My 16 Months With Mitt Romney

But there were plenty of highs too, like the very next morning at a pancake breakfast in Iowa, Romney bounded in, asking, "Where's Emily?"

I was where I usually was, front and center clutching the 7-pound camera that has been attached to my right hand since that June day, filming his entrance. Was I supposed to put the camera down and respond? Everyone in New York would ask me if the exchange was on camera.

I kept rolling, but spoke up, thanks to some prodding by my counterparts, "I'm here."

"Happy Birthday!" Romney exclaimed, before resuming his campaign duties, which in this case was dolling out floppy pancakes to senior citizens.

There were behind-the-scenes moments with Romney's wife Ann, too. The day before the South Carolina primary she accompanied Romney to one of his Greenville, S.C. campaign offices. It was a tight fit, so I ended up sitting cross-legged on the floor to squeeze in, forgoing my laptop for my blackberry, furiously tapping my notes into the device.

I guess I looked exhausted, because that's what Mrs. Romney said to me after the event adding, "You look tired." It took everything in me not to respond, "You think?" Instead I opted for a polite smile and a forced laugh.

In the 16 months I've followed Romney, I've covered every major moment of his candidacy, big and small. I nearly missed the Gov. Chris Christie endorsement because I decided to take advantage of a few hour lull by taking a nap. I've raced on foot across Costa Mesa, Calif., to make it to his impromptu press conference to address his now infamous "47 percent" comments, and I was there when he made his statement on the killings in Libya this September. I still have the recording of my own voice saying, "What?" when Romney told a crowd in New Hampshire that he liked to be able to fire people.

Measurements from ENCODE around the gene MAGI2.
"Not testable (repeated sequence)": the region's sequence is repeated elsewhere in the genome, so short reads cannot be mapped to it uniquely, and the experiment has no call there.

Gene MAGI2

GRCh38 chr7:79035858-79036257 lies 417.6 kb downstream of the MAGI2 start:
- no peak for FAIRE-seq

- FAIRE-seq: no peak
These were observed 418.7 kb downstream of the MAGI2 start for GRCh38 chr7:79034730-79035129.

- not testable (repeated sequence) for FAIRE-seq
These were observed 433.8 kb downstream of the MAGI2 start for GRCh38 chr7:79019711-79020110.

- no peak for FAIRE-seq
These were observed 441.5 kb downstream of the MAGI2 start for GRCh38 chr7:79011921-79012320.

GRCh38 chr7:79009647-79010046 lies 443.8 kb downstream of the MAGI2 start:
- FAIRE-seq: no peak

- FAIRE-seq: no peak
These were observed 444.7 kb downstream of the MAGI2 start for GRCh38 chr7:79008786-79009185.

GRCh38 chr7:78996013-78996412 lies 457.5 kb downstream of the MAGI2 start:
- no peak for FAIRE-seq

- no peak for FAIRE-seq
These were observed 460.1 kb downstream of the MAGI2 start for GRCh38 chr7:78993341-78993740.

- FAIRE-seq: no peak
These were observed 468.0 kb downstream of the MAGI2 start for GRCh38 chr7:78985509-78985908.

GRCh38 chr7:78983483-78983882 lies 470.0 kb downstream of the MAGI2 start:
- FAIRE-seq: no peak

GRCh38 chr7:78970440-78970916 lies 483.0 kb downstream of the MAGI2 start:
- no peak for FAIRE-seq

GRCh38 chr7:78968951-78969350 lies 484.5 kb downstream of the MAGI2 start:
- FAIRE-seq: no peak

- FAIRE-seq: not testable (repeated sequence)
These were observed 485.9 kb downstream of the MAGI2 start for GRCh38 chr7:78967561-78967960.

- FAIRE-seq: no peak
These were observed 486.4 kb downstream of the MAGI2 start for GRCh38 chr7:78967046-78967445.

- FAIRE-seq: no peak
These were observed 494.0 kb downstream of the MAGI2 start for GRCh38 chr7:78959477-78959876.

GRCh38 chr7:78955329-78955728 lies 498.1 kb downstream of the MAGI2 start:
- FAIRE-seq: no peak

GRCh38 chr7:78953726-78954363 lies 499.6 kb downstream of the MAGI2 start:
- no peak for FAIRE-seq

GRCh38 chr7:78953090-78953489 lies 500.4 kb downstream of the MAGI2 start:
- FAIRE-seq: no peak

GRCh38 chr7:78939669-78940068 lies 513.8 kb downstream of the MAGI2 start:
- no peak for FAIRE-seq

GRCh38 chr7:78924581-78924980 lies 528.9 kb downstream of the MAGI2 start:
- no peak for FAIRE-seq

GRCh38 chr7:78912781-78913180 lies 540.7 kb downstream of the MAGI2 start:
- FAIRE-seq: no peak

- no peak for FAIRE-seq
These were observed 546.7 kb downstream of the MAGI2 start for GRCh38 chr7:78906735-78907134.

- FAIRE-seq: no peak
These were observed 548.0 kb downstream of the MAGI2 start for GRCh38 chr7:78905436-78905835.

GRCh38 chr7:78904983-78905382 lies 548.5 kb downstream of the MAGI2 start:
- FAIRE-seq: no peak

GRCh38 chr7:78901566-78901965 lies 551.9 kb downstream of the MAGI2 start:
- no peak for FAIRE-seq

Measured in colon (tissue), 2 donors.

I've interviewed him myself twice. The first time having to shoot the interview myself, and unsure of how the show wanted the back and forth shot, was forced to ask the same question twice, the second time meekly requesting, "Governor, same question, but this time please speak into the camera."

I learned the awesome feeling of breaking news on the trail, like the night of the Florida primary I was the first to report that Romney would get Secret Service protection later that week. But I also quickly learned the difficulties of doing so in a pack of close-knit journalists when nobody would talk to me at the bar that night, only a few even making eye contact, leaving me to walk back to my hotel across Tampa alone.

There were things I saw that I'm glad I saw, like the time I was the only one to catch Romney handing a woman in South Carolina a wad of cash. She'd been struggling to make ends meet, and he wanted to help.

I also became familiar with feeling of despair that day, when I realized I hadn't been rolling, and the exchange wasn't on tape.

It's been a long journey from the start of the campaign when I still lost sleep over whether I'd be able to figure out how to set up my tripod correctly and feed the video quickly enough. I got over my paralyzing shyness – at least for the most part – and laugh now thinking about the time I was in the same airport train car as Romney and couldn't bring myself to say "hello."

And now it's over, the ride of a lifetime. I've been warned to expect a letdown, feel sad. But, not for long, I hope. Soon enough, there will be another plane to catch.